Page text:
Study finds many LGBTQ students feel unsafe
Taunts and insults are a daily occurrence for many students who are lesbian, gay, bisexual, transgendered, two-spirited, queer or questioning (LGBTQ). This is one of the several unsettling findings in a national study lead by University of Winnipeg professor Catherine Taylor, with funding from anti-homophobia human rights organization Egale Canada.
The study, Every Class in Every School: Egale’s Final Report on Homophobia, Biphobia and Transphobia in Canadian Schools surveyed over 3 700 students between 2007 and 2009 from across Canada. The report found that 64 per cent of LGBTQ students reported feeling unsafe at school, while 21 per cent reported being physical harassed or assaulted.
“What is striking is the gap students are experiencing between official school curriculum, which emphasizes human rights and diversity, and the curriculum of the hallways, where LGBTQ students feel unsafe, insulted or harassed,” Taylor said in a press release issued by the U of W.
Ontario Catholic schools will create anti-bullying clubs that definitely won’t be called ‘gay-straight alliances’
Let’s embark upon a little thought experiment, shall we? Suppose Johnny B. Seventh-Grader is being bullied mercilessly for his fiery red hair. “Ginger!” the kids call him. “Freak of nature!” they say. “You have no soul!” And so forth. Johnny, feeling ostracized and alone, looks to his school’s administration for support. Naturally, one would assume, resources would be available for our redheaded friend. After all, the school—a public institution—is part of a society where reds have the right to live freely from discrimination. Redheaded people can work in Canada, they can own property, they can vote, hell—they can even marry! So the school, you would expect, would be compelled to foster an environment of inclusion. Johnny’s principal hears his plight, and, in an effort to change the culture of taboo brewing around redheads, she creates a school club called, “It’s OK to be R**.” What’s wrong, Johnny? Don’t you feel more accepted?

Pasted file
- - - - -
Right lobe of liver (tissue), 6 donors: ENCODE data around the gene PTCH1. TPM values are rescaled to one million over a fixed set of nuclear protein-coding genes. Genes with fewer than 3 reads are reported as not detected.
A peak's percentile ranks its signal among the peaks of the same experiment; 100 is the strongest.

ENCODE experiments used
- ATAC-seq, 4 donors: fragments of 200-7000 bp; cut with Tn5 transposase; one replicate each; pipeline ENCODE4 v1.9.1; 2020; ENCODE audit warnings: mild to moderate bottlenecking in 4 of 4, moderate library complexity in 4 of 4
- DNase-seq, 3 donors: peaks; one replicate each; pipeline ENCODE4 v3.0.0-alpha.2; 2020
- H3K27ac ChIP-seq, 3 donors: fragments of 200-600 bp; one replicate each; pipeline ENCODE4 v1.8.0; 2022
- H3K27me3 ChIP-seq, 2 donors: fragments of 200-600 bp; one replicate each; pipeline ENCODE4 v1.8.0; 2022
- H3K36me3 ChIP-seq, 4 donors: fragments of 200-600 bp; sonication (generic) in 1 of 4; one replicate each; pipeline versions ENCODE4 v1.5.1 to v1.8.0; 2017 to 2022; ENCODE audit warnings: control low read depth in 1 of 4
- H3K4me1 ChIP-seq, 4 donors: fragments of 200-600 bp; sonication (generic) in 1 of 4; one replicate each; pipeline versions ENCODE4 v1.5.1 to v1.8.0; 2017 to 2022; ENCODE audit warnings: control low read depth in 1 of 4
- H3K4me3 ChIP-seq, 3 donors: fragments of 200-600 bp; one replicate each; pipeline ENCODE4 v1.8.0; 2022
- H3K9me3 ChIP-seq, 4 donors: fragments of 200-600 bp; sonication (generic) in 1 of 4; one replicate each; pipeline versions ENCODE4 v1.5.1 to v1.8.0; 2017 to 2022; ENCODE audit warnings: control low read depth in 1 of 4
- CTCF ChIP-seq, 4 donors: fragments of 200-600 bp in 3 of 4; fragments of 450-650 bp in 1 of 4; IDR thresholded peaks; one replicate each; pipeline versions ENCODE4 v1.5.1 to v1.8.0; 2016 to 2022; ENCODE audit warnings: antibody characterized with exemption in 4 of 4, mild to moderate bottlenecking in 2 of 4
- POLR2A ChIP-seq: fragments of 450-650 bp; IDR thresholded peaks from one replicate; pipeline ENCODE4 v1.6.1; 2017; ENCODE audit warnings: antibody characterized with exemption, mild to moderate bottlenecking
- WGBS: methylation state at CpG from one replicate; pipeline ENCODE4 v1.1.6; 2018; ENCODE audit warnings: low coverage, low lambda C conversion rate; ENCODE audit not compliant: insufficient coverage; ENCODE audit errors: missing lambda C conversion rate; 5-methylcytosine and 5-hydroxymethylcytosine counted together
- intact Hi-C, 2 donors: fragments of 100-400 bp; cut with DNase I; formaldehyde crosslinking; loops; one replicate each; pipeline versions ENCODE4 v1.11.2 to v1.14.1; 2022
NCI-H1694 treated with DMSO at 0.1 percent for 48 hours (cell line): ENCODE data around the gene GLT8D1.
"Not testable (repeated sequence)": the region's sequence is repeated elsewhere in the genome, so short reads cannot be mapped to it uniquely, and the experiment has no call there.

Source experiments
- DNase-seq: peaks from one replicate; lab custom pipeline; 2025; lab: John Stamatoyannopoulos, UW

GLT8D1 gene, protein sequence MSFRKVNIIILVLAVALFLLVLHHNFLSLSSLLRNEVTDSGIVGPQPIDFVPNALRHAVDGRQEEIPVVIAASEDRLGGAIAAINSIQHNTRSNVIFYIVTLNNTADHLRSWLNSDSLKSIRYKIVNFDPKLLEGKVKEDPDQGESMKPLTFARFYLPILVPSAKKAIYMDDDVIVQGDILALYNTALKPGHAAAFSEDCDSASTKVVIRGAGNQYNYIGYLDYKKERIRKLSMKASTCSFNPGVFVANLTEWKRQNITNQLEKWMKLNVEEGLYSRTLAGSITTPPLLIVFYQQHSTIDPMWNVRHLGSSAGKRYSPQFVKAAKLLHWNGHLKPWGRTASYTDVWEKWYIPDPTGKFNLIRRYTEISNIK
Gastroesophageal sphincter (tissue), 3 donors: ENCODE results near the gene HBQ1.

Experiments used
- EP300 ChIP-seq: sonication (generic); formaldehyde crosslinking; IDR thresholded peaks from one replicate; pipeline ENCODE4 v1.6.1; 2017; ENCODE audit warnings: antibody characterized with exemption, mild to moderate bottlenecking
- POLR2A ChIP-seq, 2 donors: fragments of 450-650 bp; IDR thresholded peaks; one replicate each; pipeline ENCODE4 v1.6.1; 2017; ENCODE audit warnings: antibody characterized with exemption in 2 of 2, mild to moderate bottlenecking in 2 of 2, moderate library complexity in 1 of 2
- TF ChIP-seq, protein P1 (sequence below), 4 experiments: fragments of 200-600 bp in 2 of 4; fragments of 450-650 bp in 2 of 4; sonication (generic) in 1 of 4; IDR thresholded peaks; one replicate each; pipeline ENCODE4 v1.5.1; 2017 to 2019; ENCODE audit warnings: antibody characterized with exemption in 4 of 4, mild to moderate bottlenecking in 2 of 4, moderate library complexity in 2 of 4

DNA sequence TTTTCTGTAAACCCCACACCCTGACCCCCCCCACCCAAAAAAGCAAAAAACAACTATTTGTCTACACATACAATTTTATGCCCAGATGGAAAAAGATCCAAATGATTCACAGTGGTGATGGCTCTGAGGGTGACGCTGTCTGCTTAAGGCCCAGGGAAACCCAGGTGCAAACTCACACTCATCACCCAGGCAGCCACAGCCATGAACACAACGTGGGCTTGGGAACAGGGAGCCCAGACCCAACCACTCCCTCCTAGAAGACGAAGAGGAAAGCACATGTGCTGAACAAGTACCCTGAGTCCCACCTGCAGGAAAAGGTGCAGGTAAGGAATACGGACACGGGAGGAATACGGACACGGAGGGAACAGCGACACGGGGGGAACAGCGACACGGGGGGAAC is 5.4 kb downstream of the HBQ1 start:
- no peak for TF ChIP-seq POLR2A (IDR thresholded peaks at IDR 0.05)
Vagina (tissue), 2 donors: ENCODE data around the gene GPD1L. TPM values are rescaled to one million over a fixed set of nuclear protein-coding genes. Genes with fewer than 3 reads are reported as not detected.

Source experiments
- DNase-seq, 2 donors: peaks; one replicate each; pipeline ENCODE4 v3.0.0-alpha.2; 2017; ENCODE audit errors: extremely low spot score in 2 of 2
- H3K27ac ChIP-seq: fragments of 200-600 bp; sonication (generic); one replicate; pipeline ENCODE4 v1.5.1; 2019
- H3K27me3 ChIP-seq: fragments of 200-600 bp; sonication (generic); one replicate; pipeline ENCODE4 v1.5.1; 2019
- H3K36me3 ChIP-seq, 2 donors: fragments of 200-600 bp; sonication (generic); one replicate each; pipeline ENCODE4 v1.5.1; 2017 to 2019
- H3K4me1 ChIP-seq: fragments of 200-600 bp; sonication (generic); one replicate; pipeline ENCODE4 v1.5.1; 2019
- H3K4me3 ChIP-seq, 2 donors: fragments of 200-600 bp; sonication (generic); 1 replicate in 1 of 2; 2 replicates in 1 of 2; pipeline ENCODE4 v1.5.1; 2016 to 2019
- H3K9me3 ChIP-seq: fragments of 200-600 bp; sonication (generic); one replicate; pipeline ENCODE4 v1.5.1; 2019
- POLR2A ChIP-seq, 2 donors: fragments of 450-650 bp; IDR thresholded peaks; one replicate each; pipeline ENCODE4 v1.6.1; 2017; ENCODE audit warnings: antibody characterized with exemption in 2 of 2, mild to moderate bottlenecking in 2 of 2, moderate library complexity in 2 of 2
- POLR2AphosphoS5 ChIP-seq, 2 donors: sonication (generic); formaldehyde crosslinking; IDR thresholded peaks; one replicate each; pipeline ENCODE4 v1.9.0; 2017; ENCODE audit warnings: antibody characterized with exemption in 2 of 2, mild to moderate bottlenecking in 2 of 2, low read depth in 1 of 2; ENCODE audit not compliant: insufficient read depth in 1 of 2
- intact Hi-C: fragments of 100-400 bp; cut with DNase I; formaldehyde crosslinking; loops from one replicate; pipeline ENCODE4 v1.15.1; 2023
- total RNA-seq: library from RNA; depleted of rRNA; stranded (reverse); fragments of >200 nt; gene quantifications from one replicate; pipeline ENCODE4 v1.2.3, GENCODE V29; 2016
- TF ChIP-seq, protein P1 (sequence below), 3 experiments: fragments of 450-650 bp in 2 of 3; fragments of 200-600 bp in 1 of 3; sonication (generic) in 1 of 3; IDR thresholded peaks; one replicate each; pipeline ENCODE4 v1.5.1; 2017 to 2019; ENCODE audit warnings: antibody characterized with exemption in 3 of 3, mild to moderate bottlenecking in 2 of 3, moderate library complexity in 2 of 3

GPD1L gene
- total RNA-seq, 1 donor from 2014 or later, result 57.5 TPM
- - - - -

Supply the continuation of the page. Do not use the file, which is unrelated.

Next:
The Ontario Catholic School Trustees’ Association (OCSTA) is doing the same sort of semantic dance when it comes to naming its new anti-bullying groups, created in response to requests for gay-straight alliances in Catholic schools. A reporter from Xtra, a national gay and lesbian newspaper, spoke with OCSTA president Nancy Kirby, who told her the new groups will not be called gay-straight alliances:
“When I look at a gay-straight alliance, I see an activist group,” [Kirby said]. We are answering the students’ request for support and assistance, not for activism. Students don’t want to become activists; they want to be supported in being bullied by their peers.”
Is standing up against anti-gay bullying not activism? “In some ways it could be and in other ways it isn’t,” she says. The groups will all have a “common name.”
That’s right—no activism allowed! On a side note, Kirby should probably look into St. Joseph Secondary School, where a lot of this GSA talk originated, because the school apparently has a Solidarity Action Committee “committed to creating a just world by working for peace, fairness and equality everywhere.” Sounds like trouble to me…
Rutgers University suicide case puts focus on bullying